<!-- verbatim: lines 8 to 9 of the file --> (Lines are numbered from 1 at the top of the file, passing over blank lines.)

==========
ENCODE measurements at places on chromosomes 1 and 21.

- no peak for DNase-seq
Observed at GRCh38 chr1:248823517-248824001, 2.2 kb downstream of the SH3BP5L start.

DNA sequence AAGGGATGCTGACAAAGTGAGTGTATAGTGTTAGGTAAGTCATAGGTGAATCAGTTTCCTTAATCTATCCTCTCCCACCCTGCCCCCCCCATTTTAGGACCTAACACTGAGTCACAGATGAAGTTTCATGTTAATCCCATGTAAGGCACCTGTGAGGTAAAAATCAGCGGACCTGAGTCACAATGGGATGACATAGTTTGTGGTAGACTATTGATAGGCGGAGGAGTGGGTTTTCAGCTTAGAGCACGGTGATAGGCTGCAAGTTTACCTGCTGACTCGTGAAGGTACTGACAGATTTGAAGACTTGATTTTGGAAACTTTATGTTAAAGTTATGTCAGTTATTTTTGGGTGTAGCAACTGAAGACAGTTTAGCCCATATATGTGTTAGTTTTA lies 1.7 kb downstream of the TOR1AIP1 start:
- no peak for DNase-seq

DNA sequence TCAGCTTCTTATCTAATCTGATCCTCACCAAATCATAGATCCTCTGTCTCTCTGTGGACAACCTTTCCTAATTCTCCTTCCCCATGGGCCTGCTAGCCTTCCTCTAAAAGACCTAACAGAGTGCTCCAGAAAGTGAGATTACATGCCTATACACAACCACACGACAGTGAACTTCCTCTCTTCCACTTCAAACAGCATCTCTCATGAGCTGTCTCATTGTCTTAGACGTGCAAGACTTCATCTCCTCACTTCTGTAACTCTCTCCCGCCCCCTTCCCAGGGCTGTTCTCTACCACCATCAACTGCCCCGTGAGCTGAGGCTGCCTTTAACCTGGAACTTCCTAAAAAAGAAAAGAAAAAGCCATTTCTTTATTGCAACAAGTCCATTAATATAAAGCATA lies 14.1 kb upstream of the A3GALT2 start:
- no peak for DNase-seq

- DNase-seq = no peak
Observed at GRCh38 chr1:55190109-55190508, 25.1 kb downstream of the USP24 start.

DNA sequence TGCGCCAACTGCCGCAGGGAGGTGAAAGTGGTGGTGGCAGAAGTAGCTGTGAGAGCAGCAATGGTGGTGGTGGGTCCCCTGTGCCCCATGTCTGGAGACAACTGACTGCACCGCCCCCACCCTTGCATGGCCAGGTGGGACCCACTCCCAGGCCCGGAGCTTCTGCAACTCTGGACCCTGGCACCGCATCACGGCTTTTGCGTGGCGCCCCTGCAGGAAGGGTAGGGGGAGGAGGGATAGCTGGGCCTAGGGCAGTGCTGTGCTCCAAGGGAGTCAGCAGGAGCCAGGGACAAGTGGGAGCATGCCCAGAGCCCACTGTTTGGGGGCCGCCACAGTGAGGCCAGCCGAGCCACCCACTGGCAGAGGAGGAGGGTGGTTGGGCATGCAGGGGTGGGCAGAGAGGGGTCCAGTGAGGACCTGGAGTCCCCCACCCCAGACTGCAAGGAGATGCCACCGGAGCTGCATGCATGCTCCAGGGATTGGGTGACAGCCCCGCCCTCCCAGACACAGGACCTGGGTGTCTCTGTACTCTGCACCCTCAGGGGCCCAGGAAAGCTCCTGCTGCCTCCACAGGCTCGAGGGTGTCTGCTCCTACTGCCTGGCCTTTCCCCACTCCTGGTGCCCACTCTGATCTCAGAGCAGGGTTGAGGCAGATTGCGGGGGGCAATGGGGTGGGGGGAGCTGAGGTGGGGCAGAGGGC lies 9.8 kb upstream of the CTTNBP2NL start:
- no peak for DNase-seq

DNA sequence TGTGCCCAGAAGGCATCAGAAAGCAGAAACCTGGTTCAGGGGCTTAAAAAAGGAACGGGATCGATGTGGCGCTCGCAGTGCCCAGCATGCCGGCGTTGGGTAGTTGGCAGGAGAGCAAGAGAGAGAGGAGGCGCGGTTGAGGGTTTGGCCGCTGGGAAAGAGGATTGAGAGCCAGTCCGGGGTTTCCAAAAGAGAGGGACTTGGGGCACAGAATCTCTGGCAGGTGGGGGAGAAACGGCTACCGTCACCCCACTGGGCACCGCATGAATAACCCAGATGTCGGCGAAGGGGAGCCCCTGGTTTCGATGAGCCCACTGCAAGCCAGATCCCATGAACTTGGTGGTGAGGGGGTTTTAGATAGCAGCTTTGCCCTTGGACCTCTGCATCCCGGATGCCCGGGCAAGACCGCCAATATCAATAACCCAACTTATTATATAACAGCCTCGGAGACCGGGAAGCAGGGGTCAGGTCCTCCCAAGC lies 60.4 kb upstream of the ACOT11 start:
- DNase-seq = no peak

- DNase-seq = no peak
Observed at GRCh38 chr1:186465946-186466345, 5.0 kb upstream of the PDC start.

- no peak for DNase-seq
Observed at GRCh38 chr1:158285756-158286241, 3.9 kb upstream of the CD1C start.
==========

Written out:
- DNase-seq = no peak
Observed at GRCh38 chr1:55190109-55190508, 25.1 kb downstream of the USP24 start.